5:14 pm: Walt: How much of this is really that you are a person out of Microsoft and they desperately needed someone that would be committed to their platform first? “They needed a deal with somebody.”

Elop: “It does and it doesn’t” have to do with his understanding and relationship with Microsoft. It is true, he says, that Redmond was in the position where “someone needs to do their best work for Windows Phone.”

But, he says, Nokia was also in need of its best partner and many Nokia assets will gain exposure.

5:17 pm: Walt: Who is paying who more?

Elop: It is absolutely the case for us that it is a very positive thing for Nokia.

5:17 pm: What about rumors that Microsoft wanted to buy part or all of Nokia?

Elop. “There’s absolutely no discussion. The rumors are baseless. It is as clear as that.”

5:18 pm: As to why it doesn’t make sense, smartphones are only half of Nokia’s phone business. They sell a lot of feature phones.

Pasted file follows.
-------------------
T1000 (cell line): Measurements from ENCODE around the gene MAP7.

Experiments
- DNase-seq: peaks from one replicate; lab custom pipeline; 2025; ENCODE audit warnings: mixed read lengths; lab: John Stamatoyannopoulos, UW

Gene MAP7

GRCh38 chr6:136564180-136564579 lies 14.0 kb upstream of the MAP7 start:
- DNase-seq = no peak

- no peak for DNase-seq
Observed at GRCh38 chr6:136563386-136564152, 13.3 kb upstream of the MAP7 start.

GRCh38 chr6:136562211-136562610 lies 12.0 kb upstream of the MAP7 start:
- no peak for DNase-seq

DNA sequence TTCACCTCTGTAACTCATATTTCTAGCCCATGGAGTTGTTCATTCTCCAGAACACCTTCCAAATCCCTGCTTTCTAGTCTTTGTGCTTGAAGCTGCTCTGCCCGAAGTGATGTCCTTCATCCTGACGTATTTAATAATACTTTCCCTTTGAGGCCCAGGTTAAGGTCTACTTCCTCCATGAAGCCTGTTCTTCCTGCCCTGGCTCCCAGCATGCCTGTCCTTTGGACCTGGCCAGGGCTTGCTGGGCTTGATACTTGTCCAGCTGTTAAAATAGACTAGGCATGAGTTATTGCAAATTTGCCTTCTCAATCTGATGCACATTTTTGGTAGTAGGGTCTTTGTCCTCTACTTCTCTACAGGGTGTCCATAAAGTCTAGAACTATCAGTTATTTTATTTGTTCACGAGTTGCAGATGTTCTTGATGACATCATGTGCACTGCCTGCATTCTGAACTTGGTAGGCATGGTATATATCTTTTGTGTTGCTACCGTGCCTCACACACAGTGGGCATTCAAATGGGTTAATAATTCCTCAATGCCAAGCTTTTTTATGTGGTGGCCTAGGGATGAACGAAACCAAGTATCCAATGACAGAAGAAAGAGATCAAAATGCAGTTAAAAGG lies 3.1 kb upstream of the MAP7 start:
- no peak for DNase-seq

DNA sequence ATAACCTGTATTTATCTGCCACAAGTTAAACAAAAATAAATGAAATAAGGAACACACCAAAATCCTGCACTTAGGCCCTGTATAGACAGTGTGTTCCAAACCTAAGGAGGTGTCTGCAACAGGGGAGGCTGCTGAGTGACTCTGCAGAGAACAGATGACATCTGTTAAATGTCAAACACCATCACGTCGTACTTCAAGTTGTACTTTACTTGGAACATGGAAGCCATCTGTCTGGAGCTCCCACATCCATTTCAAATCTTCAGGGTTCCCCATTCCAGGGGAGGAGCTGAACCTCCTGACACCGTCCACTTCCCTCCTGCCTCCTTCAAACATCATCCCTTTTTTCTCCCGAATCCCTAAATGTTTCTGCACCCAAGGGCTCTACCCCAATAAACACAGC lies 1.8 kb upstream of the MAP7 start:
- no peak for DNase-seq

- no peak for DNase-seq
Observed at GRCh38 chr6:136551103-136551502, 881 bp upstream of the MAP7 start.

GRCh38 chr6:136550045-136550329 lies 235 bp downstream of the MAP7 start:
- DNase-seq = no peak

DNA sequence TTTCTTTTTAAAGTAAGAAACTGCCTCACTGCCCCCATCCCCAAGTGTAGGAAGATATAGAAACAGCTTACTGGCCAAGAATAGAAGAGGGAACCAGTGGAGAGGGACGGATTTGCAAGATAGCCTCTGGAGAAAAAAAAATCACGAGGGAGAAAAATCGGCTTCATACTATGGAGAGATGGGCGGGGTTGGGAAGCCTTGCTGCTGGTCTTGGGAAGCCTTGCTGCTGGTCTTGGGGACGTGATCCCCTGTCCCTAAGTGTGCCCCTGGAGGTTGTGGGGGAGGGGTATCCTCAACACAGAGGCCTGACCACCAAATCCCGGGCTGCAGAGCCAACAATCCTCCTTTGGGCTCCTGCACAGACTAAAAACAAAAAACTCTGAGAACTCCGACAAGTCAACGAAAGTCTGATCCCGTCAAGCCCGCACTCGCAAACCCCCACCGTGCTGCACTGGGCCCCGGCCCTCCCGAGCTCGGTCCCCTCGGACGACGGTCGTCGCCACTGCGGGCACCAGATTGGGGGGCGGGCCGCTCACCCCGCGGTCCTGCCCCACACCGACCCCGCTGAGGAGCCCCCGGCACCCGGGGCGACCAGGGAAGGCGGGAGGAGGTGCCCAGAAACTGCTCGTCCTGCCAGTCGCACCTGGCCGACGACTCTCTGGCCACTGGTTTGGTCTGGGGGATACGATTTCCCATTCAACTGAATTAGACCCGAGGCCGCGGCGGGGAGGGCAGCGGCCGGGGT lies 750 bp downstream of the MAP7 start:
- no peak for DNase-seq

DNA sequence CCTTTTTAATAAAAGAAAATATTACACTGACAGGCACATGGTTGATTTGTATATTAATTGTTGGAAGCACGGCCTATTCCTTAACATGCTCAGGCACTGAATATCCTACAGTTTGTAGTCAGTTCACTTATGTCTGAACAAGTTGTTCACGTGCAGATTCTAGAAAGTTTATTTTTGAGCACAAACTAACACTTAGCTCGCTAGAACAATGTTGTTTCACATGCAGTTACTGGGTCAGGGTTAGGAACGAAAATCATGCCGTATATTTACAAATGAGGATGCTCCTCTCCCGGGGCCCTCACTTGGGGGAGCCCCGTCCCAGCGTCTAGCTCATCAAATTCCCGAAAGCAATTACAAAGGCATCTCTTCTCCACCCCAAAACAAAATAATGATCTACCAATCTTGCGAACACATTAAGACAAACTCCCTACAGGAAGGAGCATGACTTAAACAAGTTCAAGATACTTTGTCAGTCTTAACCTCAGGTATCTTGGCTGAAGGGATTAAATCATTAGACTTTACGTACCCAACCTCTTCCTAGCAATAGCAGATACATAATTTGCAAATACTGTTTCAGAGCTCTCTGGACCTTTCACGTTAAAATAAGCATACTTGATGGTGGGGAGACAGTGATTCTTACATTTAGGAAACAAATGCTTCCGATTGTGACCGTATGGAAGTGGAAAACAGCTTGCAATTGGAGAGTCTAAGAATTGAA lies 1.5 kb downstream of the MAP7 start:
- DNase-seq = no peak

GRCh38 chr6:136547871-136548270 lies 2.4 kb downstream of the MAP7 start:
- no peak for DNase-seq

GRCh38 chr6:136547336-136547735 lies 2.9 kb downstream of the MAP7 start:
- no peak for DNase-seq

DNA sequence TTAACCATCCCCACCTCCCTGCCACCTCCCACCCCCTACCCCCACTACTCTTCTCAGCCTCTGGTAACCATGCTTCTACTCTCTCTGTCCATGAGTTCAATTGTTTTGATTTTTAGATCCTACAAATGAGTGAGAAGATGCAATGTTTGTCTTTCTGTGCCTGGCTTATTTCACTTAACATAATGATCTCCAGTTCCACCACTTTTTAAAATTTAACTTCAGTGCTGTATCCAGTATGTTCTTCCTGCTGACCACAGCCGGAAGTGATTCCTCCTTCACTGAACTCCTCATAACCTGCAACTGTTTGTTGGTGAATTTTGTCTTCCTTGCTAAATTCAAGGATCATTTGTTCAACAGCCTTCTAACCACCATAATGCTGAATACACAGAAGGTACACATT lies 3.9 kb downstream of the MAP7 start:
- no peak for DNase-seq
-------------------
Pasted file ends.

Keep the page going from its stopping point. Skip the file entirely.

“That business does not align with Microsoft’s business,” Elop says.

5:19 pm: Walt: Aren’t you losing share at the low end as well?

Elop: It is the case there is intense competition.

5:20 pm: Walt: When will Nokia ship its first Windows Phone?

Elop: On track for fourth quarter. In time for holidays would be a key goal.

Elop briefly shows a phone, but won’t let Walt look at Nokia’s Windows Phone prototype.

Walt says it could just be a piece of inert plastic.

Elop says he’s already been on record that he is carrying a Windows Phone device running on Nokia hardware.

5:22 pm: Walt: So why does Nokia have essentially zero presence in the U.S., which is a relatively rich and important market?